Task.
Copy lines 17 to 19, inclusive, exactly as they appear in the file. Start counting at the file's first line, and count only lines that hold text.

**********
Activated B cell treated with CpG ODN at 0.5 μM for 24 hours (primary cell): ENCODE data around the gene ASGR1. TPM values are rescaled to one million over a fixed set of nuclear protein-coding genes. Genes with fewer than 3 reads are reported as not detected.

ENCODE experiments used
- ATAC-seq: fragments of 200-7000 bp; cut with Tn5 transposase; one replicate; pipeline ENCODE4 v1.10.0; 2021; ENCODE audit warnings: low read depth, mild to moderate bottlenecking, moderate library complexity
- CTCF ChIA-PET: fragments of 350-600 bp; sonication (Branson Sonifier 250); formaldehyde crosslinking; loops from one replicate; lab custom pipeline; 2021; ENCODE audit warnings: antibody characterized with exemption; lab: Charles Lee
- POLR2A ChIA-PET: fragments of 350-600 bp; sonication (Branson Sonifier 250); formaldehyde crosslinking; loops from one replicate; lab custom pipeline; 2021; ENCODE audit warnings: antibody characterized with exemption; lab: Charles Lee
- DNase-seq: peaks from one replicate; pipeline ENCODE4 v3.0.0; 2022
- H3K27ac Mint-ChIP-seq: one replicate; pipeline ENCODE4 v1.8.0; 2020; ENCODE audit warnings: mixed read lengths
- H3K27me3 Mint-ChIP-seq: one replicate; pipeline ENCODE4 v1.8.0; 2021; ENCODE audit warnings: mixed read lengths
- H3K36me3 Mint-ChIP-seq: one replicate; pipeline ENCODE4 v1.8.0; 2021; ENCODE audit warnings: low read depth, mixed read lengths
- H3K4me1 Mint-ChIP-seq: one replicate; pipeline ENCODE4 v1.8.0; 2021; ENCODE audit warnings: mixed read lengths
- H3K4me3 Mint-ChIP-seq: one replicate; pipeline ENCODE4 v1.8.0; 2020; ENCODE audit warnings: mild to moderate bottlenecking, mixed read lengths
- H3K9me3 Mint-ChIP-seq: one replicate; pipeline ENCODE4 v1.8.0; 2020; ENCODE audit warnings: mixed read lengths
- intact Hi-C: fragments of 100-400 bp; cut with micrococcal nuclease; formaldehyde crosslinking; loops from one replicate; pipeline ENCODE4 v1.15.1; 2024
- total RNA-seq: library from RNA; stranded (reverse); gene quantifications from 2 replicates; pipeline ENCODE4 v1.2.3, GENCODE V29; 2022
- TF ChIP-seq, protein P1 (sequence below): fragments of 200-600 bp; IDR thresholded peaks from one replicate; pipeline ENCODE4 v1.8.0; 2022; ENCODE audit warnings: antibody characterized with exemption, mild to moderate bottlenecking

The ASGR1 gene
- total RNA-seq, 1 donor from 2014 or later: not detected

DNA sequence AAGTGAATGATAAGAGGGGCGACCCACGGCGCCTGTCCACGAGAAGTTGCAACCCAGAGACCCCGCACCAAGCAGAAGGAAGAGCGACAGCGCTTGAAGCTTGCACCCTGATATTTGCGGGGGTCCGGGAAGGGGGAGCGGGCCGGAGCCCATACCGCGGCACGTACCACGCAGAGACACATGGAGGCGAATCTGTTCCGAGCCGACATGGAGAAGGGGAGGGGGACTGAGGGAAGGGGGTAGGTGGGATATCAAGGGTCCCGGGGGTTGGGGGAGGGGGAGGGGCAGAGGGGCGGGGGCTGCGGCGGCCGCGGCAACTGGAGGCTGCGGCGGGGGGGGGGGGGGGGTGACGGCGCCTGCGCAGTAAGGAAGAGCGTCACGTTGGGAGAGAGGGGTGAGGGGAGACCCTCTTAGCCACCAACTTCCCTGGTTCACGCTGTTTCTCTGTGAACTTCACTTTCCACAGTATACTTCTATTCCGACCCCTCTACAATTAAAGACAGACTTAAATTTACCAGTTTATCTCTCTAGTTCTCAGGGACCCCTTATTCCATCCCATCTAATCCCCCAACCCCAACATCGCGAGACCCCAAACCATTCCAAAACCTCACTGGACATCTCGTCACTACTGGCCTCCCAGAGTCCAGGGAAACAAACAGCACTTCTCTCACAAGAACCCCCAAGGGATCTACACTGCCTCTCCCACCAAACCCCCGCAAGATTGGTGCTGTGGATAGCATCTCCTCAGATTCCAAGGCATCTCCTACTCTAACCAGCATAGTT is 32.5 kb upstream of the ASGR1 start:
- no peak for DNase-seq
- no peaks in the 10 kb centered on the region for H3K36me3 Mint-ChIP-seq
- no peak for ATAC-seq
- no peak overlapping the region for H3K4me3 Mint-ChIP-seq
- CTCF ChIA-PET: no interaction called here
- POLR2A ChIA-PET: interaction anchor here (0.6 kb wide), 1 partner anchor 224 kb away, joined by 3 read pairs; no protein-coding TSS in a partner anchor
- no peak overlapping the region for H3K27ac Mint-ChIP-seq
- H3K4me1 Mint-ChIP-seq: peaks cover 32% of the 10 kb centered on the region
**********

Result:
- total RNA-seq, 1 donor from 2014 or later: not detected

DNA sequence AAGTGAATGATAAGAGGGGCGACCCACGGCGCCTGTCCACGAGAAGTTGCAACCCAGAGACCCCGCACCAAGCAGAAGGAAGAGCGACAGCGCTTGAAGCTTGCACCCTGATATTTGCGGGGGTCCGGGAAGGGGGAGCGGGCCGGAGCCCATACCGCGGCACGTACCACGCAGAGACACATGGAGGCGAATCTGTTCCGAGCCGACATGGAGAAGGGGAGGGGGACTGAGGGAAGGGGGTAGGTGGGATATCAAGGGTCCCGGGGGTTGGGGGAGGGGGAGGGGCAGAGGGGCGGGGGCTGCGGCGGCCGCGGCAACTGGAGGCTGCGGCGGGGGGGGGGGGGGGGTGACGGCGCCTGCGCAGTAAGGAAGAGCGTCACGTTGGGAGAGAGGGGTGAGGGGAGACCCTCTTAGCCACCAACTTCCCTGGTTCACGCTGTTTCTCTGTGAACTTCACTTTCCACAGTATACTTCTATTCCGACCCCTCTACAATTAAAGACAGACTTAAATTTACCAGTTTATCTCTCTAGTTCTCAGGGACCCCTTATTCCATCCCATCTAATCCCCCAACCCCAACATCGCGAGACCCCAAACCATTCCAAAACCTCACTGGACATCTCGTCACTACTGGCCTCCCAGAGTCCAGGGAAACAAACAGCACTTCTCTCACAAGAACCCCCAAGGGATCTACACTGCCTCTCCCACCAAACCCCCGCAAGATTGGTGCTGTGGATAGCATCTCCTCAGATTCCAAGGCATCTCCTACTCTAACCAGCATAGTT is 32.5 kb upstream of the ASGR1 start:
- no peak for DNase-seq